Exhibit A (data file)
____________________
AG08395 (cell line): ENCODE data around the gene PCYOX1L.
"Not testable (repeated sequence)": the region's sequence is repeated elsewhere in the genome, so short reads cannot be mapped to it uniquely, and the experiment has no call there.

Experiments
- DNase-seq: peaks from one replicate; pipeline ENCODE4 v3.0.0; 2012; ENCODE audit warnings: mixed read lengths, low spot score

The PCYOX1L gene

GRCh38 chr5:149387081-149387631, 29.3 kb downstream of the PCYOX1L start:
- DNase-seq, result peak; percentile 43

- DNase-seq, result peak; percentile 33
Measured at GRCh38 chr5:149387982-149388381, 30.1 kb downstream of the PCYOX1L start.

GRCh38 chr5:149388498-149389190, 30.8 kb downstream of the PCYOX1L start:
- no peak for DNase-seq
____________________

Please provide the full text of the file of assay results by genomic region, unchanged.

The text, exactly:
AG08395 (cell line): ENCODE data around the gene PCYOX1L.
"Not testable (repeated sequence)": the region's sequence is repeated elsewhere in the genome, so short reads cannot be mapped to it uniquely, and the experiment has no call there.

Experiments
- DNase-seq: peaks from one replicate; pipeline ENCODE4 v3.0.0; 2012; ENCODE audit warnings: mixed read lengths, low spot score

The PCYOX1L gene

GRCh38 chr5:149387081-149387631, 29.3 kb downstream of the PCYOX1L start:
- DNase-seq, result peak; percentile 43

- DNase-seq, result peak; percentile 33
Measured at GRCh38 chr5:149387982-149388381, 30.1 kb downstream of the PCYOX1L start.

GRCh38 chr5:149388498-149389190, 30.8 kb downstream of the PCYOX1L start:
- no peak for DNase-seq